London Mayor Ken Livingstone has asked English Heritage for interim guidance on tall buildings in London.
The request, which will force EH to be more explicit about the types of development it will oppose, was received by its chairman Sir Neil Cossons last week.

Livingstone told Building that he had asked that the guidance be given by the end of the month.

This would be in advance of the publication in June of a national policy on tall buildings, to be drawn up by EH and the Commission for Architecture and the Built Environment.

Livingstone also revealed that the Greater London Authority, EH and CABE would conduct a joint review of protected views along the Thames from Richmond to Hornsey by the summer "to see which of them are still valid".

He said: "You'd have to have the eyesight of a hawk to see St Paul's from Richmond, for example." Livingstone was speaking at Monday's launch of the consultation document on his strategic development plan, which he said was intended to meet the shortage of office space resulting from economic expansion and rapid unplanned population growth.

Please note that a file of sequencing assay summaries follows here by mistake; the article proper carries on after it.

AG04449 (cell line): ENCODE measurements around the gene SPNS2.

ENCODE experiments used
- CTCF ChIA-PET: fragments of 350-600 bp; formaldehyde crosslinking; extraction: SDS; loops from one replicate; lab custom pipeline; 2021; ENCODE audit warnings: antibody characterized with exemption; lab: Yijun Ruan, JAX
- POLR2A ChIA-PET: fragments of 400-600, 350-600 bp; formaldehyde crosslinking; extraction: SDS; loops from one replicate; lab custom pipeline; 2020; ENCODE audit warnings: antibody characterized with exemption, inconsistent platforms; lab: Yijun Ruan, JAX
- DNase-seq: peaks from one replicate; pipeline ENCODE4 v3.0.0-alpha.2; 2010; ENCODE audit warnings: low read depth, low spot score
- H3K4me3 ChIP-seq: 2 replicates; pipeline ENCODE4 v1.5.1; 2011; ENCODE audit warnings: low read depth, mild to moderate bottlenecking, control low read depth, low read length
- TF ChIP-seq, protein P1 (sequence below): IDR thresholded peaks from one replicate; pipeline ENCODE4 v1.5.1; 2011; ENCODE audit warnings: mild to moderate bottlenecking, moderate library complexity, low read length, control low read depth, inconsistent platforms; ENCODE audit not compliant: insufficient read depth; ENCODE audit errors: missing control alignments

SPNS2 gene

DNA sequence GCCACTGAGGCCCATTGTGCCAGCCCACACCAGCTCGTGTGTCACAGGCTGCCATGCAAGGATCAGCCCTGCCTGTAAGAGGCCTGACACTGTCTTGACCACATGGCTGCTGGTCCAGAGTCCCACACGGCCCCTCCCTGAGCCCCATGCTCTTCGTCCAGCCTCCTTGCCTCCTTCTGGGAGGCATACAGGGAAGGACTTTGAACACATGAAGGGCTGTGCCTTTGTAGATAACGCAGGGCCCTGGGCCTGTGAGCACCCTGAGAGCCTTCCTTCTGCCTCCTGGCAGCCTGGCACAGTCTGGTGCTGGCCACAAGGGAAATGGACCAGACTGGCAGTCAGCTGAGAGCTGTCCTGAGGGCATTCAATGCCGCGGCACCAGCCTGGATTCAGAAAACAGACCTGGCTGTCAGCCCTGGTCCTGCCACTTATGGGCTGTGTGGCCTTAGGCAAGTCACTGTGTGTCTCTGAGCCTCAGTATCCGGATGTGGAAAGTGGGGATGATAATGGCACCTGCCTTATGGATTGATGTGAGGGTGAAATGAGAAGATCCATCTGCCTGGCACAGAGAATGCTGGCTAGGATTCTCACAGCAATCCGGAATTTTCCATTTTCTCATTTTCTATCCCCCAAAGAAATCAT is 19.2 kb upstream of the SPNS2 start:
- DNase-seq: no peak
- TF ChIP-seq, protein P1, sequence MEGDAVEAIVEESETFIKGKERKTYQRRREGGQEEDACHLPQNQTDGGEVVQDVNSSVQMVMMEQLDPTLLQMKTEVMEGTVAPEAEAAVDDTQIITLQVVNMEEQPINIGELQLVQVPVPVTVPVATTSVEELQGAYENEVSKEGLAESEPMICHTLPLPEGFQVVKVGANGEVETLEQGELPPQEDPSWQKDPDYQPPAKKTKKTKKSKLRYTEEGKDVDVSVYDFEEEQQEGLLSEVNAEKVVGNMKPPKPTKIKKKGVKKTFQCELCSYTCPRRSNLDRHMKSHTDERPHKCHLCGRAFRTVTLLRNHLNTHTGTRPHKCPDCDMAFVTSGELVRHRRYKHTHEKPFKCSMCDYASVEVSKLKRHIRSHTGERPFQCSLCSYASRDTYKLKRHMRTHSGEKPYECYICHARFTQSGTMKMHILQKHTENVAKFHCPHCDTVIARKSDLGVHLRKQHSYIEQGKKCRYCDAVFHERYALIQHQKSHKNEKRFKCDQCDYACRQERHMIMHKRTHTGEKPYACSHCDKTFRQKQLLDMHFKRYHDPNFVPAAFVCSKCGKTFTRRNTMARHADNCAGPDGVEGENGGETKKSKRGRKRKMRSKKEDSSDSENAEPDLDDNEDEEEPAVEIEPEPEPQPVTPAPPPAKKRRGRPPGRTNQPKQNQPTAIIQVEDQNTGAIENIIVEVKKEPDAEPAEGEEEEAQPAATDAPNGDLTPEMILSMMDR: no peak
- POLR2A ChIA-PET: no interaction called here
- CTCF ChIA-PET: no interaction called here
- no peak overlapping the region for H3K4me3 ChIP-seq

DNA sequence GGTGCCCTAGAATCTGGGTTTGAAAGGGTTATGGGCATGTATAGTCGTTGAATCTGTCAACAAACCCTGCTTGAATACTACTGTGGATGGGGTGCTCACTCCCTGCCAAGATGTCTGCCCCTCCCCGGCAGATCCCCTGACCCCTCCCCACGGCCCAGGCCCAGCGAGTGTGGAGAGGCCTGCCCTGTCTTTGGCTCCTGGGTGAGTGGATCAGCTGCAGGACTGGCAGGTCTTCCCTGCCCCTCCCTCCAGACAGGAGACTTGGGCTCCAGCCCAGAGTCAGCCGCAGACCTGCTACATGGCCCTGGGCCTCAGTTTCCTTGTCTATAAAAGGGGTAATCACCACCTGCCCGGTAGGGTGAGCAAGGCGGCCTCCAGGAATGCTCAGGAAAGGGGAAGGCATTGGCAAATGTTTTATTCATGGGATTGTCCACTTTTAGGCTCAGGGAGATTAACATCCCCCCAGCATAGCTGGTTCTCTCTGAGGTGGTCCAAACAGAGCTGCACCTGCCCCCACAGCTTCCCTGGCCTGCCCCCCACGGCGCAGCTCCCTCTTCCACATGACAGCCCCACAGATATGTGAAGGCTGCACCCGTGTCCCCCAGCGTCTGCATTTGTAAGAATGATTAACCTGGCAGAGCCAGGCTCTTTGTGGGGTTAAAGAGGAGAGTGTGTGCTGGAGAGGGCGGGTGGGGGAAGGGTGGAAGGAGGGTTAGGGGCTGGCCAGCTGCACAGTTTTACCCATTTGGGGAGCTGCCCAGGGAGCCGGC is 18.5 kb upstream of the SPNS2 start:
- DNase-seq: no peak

The capital's population has risen from 6.8 million in 1983 to 7.4 million in 2001.

Livingstone added: "Rather than impose public sector forces over the private sector, it calls on developers to build with more imagination, greater density, and, dare I say it, greater height in certain parts of London." Deputy mayor Nicky Gavron said the strategy was a chance to put government policy on the urban renaissance into practice.

Gavron said the strategy identified 10 development sites associated with proposed improvements to London's orbital rail network, which include Crossrail, Thameslink 2000 and Hackney South-west line projects, as well as neglected town centre sites across London.